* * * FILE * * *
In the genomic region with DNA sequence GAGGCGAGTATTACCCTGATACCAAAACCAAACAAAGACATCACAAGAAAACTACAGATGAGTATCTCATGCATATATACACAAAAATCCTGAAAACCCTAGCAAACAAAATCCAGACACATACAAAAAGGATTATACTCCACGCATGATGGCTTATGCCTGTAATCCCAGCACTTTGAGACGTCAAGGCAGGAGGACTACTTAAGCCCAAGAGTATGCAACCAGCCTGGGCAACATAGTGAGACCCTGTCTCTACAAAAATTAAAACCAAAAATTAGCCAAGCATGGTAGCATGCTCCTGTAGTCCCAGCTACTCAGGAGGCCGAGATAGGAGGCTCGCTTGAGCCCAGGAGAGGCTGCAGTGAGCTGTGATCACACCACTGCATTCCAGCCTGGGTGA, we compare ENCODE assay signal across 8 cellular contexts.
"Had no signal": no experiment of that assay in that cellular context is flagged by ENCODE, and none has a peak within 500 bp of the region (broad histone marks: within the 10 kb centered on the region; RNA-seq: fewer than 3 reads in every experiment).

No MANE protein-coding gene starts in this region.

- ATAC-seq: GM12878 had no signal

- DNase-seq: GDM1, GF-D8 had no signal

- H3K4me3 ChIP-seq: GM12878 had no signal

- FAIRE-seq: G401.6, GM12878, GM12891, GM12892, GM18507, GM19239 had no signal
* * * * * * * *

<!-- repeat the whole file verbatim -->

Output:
In the genomic region with DNA sequence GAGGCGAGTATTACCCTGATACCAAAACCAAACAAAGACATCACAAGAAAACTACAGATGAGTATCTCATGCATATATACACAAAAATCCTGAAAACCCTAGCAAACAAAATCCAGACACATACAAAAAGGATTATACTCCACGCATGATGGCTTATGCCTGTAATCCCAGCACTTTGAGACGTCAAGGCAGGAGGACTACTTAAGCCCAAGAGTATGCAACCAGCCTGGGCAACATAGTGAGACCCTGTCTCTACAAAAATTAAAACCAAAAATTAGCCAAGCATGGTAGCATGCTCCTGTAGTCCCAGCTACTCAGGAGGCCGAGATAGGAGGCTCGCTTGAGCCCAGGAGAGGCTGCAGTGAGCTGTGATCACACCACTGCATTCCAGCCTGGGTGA, we compare ENCODE assay signal across 8 cellular contexts.
"Had no signal": no experiment of that assay in that cellular context is flagged by ENCODE, and none has a peak within 500 bp of the region (broad histone marks: within the 10 kb centered on the region; RNA-seq: fewer than 3 reads in every experiment).

No MANE protein-coding gene starts in this region.

- ATAC-seq: GM12878 had no signal

- DNase-seq: GDM1, GF-D8 had no signal

- H3K4me3 ChIP-seq: GM12878 had no signal

- FAIRE-seq: G401.6, GM12878, GM12891, GM12892, GM18507, GM19239 had no signal